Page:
A SaaS vendor with x number of customers subscribing to a single, centrally-hosted software service enables the vendor to serve all of its customers in a consolidated environment. For example, a line-of-business SaaS application installed in a load balanced farm of five servers may be able to support 50 medium-sized customers. This means that each customer would only be responsible for a tenth of the cost of a server. A similar application installed locally might require each customer to dedicate an entire server to the application-perhaps more than one, if load balancing and high availability are concerns.

This represents a substantial potential savings over the traditional model. As this is happening, the provider will develop multi-tenancy as a core competency, leading to higher-quality offerings at a lower cost. Therefore, even accounting for the hardware and professional services costs incurred by SaaS vendors, customers can still obtain significantly greater pure software functionality for the same IT budget.

SaaS Allows Better Growth Management

The third argument is that SaaS applications grow with you as your business grows. Companies do not have to make decisions on the type of application they need restricted by their own size, but instead they can make decisions based solely on their business needs. Because of the economies of scale offered by the multi-tenant architecture, SaaS vendors can provide enterprise grade applications in any number of user levels. For arguments sake, let's use the "named host" licensing model to explain this. A named host license model means that a specific end-user has the right to use the application. For example; if a company has 100 employees that need access to a specific application; they would buy 100 named user licenses. The company does not have a need to roll out the application to all 100 employees at the same time. With a traditional software model, the company would need to deploy hardware infrastructure to support the application and train its IT staff to install, maintain and troubleshoot the application. In most cases it does not make sense to do this to support only 5 or 10 employees. As a result, the company may buy all 100 licenses up front.

In the case of the SaaS application, there is no hardware infrastructure to acquire or IT staff to train. This means that the company can start by purchasing just 5 or 10 licenses, and buy additional licenses as the need grows. This is especially important when budgets and resources are tight. As a result, the SaaS application is much friendlier to the company's growth model when compared to the traditional software application. There is another important use-case for this flexibility and scalability. Companies that are going through mergers and acquisitions many times have a very hard time aligning their back-end IT infrastructure. It can take many months for hardware to be deployed and networks to be built before users in a new location can have access to all the services used in all other locations. This problem is much smaller for SaaS applications, since all that is necessary is an Internet connection, browser and a username and password to start using the application.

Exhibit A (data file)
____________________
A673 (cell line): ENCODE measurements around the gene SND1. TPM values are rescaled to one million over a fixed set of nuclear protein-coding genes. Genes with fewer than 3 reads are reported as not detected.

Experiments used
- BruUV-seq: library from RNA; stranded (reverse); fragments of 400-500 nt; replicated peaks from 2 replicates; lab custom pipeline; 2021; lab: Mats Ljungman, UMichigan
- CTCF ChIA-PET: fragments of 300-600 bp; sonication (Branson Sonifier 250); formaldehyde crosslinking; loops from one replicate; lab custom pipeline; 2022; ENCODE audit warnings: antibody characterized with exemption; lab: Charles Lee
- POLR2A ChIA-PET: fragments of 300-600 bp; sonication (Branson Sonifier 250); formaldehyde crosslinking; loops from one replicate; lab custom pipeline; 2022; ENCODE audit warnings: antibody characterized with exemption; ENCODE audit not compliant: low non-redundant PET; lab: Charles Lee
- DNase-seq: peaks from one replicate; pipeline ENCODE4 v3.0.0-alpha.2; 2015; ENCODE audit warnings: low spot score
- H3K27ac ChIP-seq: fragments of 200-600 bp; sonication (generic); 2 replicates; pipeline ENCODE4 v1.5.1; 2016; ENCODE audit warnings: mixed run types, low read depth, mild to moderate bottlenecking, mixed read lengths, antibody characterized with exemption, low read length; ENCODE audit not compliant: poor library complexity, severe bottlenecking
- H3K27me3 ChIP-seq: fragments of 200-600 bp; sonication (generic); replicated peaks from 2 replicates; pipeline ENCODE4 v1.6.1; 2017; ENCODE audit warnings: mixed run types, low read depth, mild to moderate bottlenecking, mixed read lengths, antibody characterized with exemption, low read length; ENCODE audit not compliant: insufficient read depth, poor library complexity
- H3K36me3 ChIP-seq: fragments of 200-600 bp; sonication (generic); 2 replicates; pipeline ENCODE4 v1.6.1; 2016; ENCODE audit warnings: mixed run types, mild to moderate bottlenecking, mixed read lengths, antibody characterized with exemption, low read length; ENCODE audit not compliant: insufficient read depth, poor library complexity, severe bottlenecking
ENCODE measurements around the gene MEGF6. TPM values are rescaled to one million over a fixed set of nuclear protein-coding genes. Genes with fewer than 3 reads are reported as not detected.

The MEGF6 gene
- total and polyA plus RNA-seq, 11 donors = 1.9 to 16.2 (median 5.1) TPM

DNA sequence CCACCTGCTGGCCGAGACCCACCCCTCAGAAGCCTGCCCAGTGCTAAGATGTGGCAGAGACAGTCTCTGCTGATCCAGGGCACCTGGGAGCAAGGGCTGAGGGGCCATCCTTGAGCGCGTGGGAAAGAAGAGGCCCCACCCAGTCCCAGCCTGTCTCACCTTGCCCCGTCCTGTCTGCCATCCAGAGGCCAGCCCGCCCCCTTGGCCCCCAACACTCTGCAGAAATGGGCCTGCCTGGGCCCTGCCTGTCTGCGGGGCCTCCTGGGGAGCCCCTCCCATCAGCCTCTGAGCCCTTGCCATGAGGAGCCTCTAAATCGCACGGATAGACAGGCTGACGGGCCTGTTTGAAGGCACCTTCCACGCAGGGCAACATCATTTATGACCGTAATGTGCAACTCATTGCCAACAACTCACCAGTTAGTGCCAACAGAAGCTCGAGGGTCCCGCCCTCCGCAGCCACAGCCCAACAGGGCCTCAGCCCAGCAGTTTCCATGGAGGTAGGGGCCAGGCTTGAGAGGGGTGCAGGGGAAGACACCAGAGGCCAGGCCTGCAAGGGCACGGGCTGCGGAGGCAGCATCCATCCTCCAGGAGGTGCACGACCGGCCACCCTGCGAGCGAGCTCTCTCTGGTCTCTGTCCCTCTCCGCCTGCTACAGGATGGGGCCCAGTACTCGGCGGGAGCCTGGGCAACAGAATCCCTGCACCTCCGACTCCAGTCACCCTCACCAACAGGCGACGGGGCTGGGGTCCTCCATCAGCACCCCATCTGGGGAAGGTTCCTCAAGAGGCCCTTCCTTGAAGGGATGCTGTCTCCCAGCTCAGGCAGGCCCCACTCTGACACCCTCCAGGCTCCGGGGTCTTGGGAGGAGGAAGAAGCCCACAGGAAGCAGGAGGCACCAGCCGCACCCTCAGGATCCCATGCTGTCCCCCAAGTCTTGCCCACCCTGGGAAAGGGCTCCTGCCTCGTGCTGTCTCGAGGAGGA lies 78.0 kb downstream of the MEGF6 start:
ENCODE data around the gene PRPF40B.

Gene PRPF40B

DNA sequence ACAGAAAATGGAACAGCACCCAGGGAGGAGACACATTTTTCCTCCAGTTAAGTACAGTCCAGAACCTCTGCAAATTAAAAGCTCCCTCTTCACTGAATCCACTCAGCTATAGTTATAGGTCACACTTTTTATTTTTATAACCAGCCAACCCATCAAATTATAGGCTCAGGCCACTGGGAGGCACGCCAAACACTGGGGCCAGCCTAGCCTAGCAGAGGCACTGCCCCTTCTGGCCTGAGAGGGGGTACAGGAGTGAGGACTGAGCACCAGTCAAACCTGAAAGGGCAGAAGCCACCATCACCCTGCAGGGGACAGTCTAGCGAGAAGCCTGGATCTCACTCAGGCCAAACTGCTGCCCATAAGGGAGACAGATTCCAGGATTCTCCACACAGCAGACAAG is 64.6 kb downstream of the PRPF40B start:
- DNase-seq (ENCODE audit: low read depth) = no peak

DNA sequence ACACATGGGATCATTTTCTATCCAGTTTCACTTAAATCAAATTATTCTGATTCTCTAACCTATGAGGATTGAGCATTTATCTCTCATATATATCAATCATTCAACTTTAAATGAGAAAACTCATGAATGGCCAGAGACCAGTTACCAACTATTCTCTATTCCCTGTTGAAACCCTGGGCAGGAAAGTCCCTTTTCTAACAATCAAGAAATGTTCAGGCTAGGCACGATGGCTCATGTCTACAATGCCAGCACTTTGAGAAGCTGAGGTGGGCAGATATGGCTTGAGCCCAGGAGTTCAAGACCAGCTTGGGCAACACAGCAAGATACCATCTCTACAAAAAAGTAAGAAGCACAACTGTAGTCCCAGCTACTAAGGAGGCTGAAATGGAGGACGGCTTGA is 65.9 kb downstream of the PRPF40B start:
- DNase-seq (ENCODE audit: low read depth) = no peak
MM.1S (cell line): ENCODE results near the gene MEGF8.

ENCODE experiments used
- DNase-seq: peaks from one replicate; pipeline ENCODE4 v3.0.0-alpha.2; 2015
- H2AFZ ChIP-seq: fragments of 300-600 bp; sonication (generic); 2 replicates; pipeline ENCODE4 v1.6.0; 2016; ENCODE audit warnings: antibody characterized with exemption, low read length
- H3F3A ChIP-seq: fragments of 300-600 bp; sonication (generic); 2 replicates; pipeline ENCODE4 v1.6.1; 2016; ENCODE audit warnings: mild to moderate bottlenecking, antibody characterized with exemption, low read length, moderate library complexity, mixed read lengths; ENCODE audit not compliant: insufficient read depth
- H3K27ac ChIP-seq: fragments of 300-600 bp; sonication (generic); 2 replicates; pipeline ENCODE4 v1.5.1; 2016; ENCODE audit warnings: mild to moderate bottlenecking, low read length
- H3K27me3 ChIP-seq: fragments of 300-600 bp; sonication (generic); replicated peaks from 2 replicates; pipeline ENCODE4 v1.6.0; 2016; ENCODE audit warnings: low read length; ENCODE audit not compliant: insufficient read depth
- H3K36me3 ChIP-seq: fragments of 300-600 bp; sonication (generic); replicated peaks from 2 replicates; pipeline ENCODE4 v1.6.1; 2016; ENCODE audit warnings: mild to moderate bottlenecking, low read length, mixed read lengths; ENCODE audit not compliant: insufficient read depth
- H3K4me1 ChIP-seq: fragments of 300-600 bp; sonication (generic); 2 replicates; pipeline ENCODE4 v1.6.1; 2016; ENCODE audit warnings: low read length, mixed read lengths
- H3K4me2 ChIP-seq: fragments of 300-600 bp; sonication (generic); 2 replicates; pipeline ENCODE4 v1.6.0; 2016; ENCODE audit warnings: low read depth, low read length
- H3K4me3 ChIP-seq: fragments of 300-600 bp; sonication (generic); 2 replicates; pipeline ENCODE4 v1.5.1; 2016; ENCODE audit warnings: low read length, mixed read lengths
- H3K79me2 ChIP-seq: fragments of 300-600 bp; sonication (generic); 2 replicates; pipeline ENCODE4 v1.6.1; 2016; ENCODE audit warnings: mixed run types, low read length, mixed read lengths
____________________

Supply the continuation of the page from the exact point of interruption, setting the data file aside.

Accountability of the SaaS Vendor

The fourth argument is that SaaS vendors have greater accountability because of the subscription based pricing model. SaaS customers can actually exert more control over their vendors than traditional software customers. SaaS customers pay a recurring subscription fee for the duration of the contract term. SaaS vendors are typically held to monthly service level agreements (SLA) and are financially motivated to maintain adequate support and operational requirements on a recurring basis. Traditional software vendors are paid a big upfront license fee in exchange for a perpetual license. They have few obligations after the software has been deployed.

As a result, there is much more accountability from a SaaS vendor than from a traditional software vendor. If the SaaS service does not function properly, customers, by the simple act of withholding their payment and enforcing their SLAs, can exert much greater pressure on the SaaS vendor to provide a fix for the application than on a traditional software vendor.

Karthy Prasanna, brand-comm, +91 9686260350,


If you wish to change your Business Wire India selection please click on this link and use your personal username and password to login.

Submit your press release at

No comments:

Post a Comment